How to Overcome a Creative Block
- Next1 of 9Daniel Allen/Getty Images
- Previous Next2 of 9Ricky Carioti/The Washington Post/Getty Images
- Previous Next3 of 9STEVE CASTILLO/ /AP/Corbis
- Previous Next4 of 9Cosima Scavolini/Splash News/Corbis
- Previous Next5 of 9Jack Mitchell/Getty Images
- Previous Next6 of 9Frederic SOULOY/Gamma-Rapho/Getty Images
- Previous Next7 of 9Amy C. Etra/Corbis
- Previous Next8 of 9Jeff Vespa/WireImage
- Previous Next9 of 9via Facebook
- How to Overcome a Creative Block5 Zodiac Signs That Party Hard
- Find out why some signs will never be BFFs
- Hollywood Hunks of Every Sign
- Yoga Poses for Every Sign
- 9 Things Men Should Never Say to a Woman
- 10 Best Beach Reads for June 2014
- Life Lessons Dads Can Teach Their Daughters
- 9 Conversations To Have Before Marriage
- 8 Things That Make Guys Feel Insecure
- 8 Proven Tips for Moving On After a Breakup
- What Your PDA-Style Says About Your Relationship
- 10 Things Guys Think When They First Meet You
- 12 Dating Rules to Break Now
- 11 Reasons to Consider Dating a Divorced Man
- What to Watch, Read & Shop in June
- 8 Things Men Learn in the First Month of Marriage
- 8 Proven Tricks to Strengthen Your Marriage
- 10 Things Men & Women Will Always Disagree On
- Fights Grown Women Have With Their Moms
Get Unstuck1 of 9
By Katherine Berg
There's nothing quite like the feeling of getting in a creative flow—when the ideas come, one epiphany after another, and you just can't wait to get to work. But then, of course, there are days when the muse is nowhere to be found. Eight artists share their tips for climbing out of a rut and getting your creative groove back.
Take a Walk2 of 9
Maira Kalman—illustrator of dozens of New Yorker covers, author of 30 (and counting) celebrated books for adults and children, and all-around creative genius—believes that sometimes the best way to get out of a creative rut is to simply start walking. In her own process, stepping out into the world can set in motion a helpful little journey that distracts from too much overthinking. As you walk, Kalman says in this THNKR interview, you may find that "all of a sudden, your brain is clear and empty. And wonderful things happen when your brain is empty."
Make a List3 of 9
In Zen in the Art of Writing, acclaimed author Ray Bradbury suggests that making lists can be a way to harness the genius of the subconscious mind. But he's not talking about the list that begins with "pick up the dry-cleaning." When a creative block stands in the way of imagination, Bradbury believes that first we need to practice tuning in to the deepest parts of our minds. Free-writing a list of images that surface from it can reveal useful patterns, helping us uncover new inspiration and our very best ideas.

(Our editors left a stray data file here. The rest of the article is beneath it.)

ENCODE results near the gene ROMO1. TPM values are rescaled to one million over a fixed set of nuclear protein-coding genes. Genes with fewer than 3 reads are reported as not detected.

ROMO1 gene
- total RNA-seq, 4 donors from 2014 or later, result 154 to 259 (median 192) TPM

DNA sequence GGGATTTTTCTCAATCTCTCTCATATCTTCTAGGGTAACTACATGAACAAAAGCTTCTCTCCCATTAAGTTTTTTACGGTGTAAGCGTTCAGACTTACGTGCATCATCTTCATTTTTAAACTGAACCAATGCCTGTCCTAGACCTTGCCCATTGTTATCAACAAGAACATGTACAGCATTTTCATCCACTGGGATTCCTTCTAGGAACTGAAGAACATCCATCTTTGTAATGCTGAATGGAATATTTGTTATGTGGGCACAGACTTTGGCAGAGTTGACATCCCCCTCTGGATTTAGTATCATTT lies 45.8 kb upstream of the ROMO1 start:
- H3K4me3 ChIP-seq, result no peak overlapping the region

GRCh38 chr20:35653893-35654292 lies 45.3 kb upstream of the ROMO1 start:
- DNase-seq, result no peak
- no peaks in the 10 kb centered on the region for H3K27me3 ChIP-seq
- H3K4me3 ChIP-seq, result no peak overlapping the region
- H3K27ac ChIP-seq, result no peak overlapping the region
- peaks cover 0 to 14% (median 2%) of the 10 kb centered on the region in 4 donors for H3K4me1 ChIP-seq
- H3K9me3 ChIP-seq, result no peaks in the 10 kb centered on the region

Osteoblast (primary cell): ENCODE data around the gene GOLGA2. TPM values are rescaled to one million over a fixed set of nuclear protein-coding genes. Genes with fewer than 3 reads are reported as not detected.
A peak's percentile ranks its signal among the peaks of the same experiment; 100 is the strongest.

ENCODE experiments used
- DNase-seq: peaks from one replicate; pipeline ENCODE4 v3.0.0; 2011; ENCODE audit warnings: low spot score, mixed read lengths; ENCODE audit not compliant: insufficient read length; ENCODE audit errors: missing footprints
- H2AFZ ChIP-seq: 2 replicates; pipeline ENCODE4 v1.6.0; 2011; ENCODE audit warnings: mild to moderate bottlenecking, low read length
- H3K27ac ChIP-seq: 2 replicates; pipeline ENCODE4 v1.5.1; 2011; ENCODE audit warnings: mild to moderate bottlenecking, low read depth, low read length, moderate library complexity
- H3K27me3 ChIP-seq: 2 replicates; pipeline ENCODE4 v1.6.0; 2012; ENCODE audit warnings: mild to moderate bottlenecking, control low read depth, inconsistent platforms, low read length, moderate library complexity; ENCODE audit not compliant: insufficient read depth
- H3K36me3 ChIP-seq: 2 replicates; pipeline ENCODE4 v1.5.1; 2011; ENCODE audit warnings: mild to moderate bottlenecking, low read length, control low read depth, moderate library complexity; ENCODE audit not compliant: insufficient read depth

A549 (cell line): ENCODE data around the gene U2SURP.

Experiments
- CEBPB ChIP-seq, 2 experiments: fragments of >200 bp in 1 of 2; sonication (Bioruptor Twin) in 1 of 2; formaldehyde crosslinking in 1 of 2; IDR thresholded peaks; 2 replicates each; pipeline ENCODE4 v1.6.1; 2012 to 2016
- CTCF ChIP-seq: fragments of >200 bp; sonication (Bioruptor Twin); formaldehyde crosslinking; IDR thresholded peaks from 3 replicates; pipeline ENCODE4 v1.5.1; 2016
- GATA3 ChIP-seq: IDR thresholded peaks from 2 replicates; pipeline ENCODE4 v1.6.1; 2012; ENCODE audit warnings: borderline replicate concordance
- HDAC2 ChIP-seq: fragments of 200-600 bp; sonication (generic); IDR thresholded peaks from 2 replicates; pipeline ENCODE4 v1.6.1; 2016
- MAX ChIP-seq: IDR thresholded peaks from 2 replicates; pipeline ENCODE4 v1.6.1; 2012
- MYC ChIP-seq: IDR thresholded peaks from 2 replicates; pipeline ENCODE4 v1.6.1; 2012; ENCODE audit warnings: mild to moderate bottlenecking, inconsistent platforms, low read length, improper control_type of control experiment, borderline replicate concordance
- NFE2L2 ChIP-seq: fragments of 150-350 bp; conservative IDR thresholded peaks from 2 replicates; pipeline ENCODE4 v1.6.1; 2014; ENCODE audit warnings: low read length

Be Bad4 of 9
Sometimes the best way to get around a creative block is to just claw your way over it—even if it's not pretty. Jennifer Egan, Pulitzer Prize-winning author of The Goon Squad, says you just have to be OK with making bad stuff in order to ultimately create something worthwhile. "For me," she says in an interview on the blog The Days of Yore, "the bad stuff is just something to build on. It's no big deal." Egan assures us that if you just sit around waiting for moments of brilliant creativity, you're more than likely to get stuck in a perpetual state of creative blockage.
Get in the Zone5 of 9
In The Creative Habit: Learn It and Use It for Life, celebrated choreographer Twyla Tharp says that "in order to be creative you have to know how to prepare to be creative." Tharp points out that athletes often prepare with a "triggering ritual," like dribbling a basketball twice or touching both socks and the brim of a baseball hat. "In this repeated action, the athlete automatically replaces doubt and fear with comfort and routine." Whether it's striking a warrior pose or kissing your laptop, do something that will help you get out of your head and into the zone.
Space Out6 of 9
Joyce Carol Oates, author of over 40 novels in addition to short story collections, novellas, plays, poetry, and essays, is nothing if not prolific. Which makes her advice for finding inspiration surprising: "I spend most of my time looking out the window (I recommend it)," Oates says in The Faith of a Writer: Life, Craft, and Art. "Entire mornings can slip by in a blissful daze of preoccupation." Sometimes the path of least resistance is the best way around a creative block. So go ahead and space out. Let the mind wander its way into fresh thinking.
Meditate On It7 of 9
In his book, Catching the Big Fish, David Lynch describes how meditation has helped him access his most profound creative visions. Lynch writes about the importance of trusting intuition. Unfortunately when we're blocked, we lose that ability to feel our way toward new ideas and creative problem solving. For Lynch, meditation is a way to stay in touch with our instincts and sharpen our intuition. By "diving into the Self," he says, we locate "an ocean of consciousness … an ocean of solutions."
Take Action8 of 9
Actor Rainn Wilson has advice for cases of prolonged, seemingly insurmountable creative block—the kind that a walk, a drink, an afternoon spent staring out the window just won't budge. Sometimes, Wilson says in an interview for Big Think, "you have to change up your life completely … go on a trip, spend a year being of service. Be willing to take some major drastic action to get you out of your comfort zone."
Be Patient9 of 9
Sometimes getting through a block just takes time. Anne Lamott, author of Bird by Bird (required reading for any aspiring writer), believes that patience is key to unlocking that creative genius. "Try looking at your mind as a wayward puppy that you are trying to paper train," she says. "You don't drop-kick a puppy into the neighbor's yard every time it piddles on the floor. You just keep bringing it back to the newspaper."